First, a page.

Henson feels 'good' about NFL audition
HOUSTON -- Drew Henson tried to show scouts Thursday he can hit a post pattern better than he can hit a slider.
Representatives from 20 teams gathered at the Houston Texans' practice bubble to watch Henson fire about 75 throws to four receivers.
"I felt good," said Henson, who was a third base prospect for the New York Yankees until his release last week. "I threw as good as I could have hoped today."
The Texans own the NFL rights to Henson, who last played football for Michigan in the 2001 Citrus Bowl. If they don't trade him before the April 24 draft, he goes back into the hopper, where he's been projected as a late first-round pick. A trade can't happen until March 4.
The Texans, who have a young quarterback in David Carr, drafted Henson in the sixth round last year hoping he would give up baseball and help work out a trade.
Henson never developed into the star third baseman the Yankees sought when they lured him from football with a $17 million, six-year deal in 2001. He decided to quit baseball early this month, saying his heart was tugging him back to football.
The Texans scheduled Thursday's audition -- a day before his 24th birthday -- after Henson agreed to forgo $12 million remaining on his baseball deal.
The Buffalo Bills were the most conspicuous presence, sending general manager Tom Donahoe, coach Mike Mularkey and new quarterbacks coach Sam Wyche.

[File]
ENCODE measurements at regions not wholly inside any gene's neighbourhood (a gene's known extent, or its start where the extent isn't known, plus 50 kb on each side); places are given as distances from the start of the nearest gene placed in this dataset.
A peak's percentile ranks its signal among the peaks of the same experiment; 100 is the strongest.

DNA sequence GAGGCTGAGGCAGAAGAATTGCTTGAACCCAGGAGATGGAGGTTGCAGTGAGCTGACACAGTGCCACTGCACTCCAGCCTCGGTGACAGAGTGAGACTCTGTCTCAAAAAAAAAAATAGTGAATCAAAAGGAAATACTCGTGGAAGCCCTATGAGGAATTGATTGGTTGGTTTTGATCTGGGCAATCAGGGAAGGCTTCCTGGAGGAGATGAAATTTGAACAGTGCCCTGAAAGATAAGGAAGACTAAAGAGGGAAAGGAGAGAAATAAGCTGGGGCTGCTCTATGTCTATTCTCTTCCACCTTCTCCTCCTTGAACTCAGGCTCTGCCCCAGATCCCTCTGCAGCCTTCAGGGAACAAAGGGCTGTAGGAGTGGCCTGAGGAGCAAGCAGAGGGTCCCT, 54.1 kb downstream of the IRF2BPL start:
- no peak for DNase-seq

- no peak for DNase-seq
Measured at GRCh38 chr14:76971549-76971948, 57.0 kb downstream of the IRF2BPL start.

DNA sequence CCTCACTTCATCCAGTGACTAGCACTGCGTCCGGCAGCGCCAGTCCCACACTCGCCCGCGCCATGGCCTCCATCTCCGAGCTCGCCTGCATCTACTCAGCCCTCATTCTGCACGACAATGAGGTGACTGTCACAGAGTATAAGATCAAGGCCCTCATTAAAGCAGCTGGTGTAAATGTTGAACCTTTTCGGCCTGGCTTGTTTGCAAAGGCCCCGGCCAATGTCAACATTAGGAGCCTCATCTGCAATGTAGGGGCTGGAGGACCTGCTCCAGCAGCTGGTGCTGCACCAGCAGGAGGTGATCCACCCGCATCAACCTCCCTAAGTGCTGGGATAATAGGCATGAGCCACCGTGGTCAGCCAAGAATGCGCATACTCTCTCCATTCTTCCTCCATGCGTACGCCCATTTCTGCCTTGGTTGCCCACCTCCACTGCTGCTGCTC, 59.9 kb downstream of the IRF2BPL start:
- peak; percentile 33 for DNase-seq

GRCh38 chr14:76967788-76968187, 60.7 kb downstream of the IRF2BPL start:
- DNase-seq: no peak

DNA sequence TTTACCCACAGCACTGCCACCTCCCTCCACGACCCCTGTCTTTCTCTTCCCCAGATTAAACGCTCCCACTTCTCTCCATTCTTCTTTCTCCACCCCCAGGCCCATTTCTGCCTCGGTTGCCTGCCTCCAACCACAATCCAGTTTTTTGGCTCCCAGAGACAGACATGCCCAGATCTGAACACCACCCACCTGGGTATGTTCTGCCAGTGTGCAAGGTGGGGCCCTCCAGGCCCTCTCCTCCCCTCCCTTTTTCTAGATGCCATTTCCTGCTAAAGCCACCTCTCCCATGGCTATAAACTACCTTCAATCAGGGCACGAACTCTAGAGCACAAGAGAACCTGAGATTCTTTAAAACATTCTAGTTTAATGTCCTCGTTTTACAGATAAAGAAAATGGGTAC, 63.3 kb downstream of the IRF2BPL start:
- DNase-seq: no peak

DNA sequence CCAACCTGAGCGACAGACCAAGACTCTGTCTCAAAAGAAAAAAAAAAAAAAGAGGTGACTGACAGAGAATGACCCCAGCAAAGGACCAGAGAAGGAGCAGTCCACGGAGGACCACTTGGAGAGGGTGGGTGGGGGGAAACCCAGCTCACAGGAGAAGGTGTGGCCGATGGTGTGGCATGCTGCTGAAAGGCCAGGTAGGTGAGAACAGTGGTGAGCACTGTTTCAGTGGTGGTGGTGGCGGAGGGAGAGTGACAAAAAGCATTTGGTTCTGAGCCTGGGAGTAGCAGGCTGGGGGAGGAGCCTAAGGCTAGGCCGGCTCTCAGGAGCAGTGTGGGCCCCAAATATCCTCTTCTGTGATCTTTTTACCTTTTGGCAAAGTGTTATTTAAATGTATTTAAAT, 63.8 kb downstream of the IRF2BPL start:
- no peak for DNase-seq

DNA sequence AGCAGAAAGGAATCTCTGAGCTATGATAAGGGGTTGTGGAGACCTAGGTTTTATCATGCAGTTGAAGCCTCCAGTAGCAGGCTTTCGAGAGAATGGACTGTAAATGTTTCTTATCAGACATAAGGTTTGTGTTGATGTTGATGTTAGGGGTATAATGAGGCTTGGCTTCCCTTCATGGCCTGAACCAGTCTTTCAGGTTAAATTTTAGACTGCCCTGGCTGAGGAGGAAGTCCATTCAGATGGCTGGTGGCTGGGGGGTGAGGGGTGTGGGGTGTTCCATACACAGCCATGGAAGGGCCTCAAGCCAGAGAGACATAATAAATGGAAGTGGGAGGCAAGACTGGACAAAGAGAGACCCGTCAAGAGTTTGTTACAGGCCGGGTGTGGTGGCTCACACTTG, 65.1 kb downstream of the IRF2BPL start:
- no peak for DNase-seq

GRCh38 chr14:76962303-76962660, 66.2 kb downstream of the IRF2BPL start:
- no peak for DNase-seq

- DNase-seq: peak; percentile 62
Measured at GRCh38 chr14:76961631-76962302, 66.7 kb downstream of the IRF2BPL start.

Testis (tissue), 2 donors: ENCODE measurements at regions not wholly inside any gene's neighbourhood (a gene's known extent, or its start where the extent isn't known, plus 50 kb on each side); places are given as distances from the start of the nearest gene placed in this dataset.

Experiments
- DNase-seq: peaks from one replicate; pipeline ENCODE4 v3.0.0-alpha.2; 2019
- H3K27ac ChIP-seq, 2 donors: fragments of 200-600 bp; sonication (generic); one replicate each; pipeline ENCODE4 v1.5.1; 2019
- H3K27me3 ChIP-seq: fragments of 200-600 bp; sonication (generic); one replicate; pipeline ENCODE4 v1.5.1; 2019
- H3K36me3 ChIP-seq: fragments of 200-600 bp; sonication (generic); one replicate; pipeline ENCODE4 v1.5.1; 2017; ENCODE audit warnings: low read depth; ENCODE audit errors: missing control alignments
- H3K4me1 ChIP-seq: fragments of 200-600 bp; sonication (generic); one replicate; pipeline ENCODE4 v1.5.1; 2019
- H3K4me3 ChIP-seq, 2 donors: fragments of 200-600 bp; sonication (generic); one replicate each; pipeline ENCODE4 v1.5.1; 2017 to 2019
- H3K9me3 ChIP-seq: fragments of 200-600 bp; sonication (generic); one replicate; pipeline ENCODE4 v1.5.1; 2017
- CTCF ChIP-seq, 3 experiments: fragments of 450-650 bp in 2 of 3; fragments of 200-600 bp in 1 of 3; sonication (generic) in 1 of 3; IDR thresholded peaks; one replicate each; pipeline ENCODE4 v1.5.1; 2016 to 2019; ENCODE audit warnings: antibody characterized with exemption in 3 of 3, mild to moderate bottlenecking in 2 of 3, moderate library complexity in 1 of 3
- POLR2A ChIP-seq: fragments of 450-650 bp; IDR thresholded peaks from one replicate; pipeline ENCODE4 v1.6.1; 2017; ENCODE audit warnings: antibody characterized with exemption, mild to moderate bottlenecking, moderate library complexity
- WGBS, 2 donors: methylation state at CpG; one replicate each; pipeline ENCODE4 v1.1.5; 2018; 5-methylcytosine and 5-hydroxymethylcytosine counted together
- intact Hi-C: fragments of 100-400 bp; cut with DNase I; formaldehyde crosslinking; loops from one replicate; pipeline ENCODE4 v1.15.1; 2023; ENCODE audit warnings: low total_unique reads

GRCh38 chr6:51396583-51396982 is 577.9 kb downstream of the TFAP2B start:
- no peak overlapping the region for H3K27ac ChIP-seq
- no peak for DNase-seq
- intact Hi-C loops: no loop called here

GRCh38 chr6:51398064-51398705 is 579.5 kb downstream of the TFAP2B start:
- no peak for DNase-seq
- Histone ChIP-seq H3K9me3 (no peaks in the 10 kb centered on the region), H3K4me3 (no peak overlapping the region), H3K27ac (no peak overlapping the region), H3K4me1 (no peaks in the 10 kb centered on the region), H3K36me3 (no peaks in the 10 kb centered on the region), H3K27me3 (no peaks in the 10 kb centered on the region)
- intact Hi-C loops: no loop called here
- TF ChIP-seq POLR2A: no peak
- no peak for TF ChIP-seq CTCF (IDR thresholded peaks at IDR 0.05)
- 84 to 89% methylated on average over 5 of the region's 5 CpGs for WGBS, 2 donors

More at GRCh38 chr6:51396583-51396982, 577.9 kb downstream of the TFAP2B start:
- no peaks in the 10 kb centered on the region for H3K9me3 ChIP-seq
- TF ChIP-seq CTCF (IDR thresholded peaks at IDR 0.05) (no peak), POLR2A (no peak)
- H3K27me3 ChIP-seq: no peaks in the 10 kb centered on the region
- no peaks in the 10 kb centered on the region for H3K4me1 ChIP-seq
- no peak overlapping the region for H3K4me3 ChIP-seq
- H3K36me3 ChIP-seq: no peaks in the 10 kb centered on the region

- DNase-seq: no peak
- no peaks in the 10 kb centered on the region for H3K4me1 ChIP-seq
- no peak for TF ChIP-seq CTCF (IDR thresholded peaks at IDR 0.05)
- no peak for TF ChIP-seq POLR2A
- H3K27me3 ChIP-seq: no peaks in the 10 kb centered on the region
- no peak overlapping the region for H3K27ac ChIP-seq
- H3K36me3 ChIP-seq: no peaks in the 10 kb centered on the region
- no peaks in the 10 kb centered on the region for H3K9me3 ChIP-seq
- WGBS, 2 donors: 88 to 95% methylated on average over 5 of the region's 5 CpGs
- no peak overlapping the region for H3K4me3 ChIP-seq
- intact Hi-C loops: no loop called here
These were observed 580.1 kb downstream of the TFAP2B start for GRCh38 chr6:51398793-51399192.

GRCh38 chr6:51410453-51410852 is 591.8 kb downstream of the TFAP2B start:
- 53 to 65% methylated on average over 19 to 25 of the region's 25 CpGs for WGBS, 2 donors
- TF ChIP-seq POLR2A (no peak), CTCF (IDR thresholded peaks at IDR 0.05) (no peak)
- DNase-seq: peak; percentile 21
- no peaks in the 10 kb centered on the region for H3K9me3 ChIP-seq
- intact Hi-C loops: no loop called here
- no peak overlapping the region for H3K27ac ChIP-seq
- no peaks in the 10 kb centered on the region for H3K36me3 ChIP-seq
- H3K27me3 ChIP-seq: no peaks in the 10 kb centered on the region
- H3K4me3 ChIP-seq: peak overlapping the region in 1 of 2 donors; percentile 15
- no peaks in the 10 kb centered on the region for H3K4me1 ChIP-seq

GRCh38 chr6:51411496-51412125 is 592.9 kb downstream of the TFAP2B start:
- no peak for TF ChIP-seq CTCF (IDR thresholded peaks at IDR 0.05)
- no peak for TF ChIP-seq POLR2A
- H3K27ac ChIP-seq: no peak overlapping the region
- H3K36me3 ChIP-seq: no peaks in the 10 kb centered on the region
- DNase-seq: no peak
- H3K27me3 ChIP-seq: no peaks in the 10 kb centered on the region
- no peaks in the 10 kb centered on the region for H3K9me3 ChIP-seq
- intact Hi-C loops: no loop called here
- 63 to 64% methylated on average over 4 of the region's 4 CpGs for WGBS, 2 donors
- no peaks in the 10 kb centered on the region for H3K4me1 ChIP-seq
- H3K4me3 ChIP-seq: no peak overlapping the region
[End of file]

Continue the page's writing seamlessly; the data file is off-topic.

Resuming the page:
"You don't make any final decisions on these (open workouts), you can only eliminate guys," Wyche said. "I don't think anyone eliminated him today."
Texans general manager Charley Casserly won't say what the Texans want, although a first-round pick isn't considered out of the question. Besides the Bills, the Green Bay Packers, Kansas City Chiefs, Miami Dolphins and New York Giants are considered prominent suitors.
Most teams sent scouts or assistant coaches. The only other head coach was Green Bay's Mike Sherman, and the other general managers were the Giants' Ernie Accorse and the Dolphins' Rick Spielman.
"He had an extremely good workout," Spielman said. "He showed very good arm strength and he was very accurate with all of his throws."
Kennan orchestrated the drills, calling for everything from little square-outs to 60-yard fly patterns. Henson threw to four receivers, including free agents Sylvester Morris and Joel Makovicka, themselves hoping to impress teams.
"After this, Drew, myself and (agent) Tom Condon will sit down find out who's interested," Casserly said. "We'll start talking about contract, which will involve Tom Condon, and we'll talk trade, which would be myself."
Under rookie contract rules, the most he can make initially is $238,000, Casserly said. However, Casserly and Condon believe Henson and a suitor could use some creativity to earn him a larger package.
Henson, mired in a deep slump to start the 2003 season at Triple-A Columbus, insisted he was committed to baseball when the Texans selected him. He finished the year with a .234 average and 122 strikeouts, and in a six-year minor-league career whiffed 556 times in 501 games.
By contrast, a good senior season at Michigan was expected to land him at or near the top of the first round in 2002, where the Texans picked Carr No. 1 overall and his home-state Detroit Lions chose Joey Harrington third.
New York Jets offensive assistant Dick Curl acknowledged some of the 20 teams were there mainly to see a future opponent. It didn't escape his notice that two other AFC East members -- Miami and Buffalo -- could have him next season.
"In this profession, you have to do your homework because you never know what's going to happen," Curl said.
Copyright 2004 by The Associated Press
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